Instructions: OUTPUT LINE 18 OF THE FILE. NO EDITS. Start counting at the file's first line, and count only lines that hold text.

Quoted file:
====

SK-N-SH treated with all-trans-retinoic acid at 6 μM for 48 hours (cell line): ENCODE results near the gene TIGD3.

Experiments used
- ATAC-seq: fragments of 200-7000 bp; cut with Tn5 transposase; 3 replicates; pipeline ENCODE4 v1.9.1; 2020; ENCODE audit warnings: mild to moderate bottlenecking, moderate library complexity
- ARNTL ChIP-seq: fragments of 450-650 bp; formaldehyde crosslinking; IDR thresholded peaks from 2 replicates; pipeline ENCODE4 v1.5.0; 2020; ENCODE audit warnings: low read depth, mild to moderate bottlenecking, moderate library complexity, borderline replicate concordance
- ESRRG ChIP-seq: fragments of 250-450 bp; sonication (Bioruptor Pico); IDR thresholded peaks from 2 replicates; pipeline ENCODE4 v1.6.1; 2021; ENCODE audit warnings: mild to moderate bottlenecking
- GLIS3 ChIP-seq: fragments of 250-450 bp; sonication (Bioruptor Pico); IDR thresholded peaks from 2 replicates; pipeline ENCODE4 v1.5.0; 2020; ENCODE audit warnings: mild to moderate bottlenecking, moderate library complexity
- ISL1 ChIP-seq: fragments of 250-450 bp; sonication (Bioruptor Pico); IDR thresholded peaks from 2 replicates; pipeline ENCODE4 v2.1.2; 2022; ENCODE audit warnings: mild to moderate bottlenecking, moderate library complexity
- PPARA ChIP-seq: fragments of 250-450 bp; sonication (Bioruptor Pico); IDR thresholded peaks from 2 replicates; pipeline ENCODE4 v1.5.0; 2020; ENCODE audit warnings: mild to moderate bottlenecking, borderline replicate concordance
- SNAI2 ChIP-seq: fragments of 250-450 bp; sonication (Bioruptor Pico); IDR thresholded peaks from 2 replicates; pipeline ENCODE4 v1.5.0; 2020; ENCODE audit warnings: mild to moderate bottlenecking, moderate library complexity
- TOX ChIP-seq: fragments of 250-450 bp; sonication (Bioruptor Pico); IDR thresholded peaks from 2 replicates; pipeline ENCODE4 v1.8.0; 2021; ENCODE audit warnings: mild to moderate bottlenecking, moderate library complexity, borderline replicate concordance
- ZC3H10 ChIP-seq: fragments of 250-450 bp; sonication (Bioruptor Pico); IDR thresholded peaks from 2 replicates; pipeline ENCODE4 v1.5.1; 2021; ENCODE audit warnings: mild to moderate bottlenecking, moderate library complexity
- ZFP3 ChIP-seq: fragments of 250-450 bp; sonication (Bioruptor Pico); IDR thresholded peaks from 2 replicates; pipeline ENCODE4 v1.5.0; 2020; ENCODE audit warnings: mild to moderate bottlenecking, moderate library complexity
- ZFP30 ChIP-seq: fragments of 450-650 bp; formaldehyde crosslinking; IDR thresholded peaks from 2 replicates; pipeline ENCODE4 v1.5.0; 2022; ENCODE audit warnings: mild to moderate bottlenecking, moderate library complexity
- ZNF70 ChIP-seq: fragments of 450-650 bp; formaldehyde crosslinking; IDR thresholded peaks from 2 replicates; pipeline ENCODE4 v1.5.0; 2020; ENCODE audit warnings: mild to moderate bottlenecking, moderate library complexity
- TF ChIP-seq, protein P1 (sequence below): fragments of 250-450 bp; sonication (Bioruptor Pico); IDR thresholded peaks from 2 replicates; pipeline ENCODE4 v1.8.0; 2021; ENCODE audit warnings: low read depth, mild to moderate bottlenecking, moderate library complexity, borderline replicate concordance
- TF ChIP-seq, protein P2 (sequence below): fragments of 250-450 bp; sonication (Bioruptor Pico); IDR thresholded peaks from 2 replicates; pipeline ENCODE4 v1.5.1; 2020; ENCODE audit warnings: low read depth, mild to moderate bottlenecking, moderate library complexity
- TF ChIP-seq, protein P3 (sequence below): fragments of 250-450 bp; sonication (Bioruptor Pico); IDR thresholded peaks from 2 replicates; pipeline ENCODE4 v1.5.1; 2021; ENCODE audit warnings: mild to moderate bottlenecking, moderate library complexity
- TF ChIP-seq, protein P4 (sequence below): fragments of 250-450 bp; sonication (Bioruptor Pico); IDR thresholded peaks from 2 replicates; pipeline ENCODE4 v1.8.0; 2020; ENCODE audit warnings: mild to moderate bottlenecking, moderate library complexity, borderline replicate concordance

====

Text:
- TF ChIP-seq, protein P4 (sequence below): fragments of 250-450 bp; sonication (Bioruptor Pico); IDR thresholded peaks from 2 replicates; pipeline ENCODE4 v1.8.0; 2020; ENCODE audit warnings: mild to moderate bottlenecking, moderate library complexity, borderline replicate concordance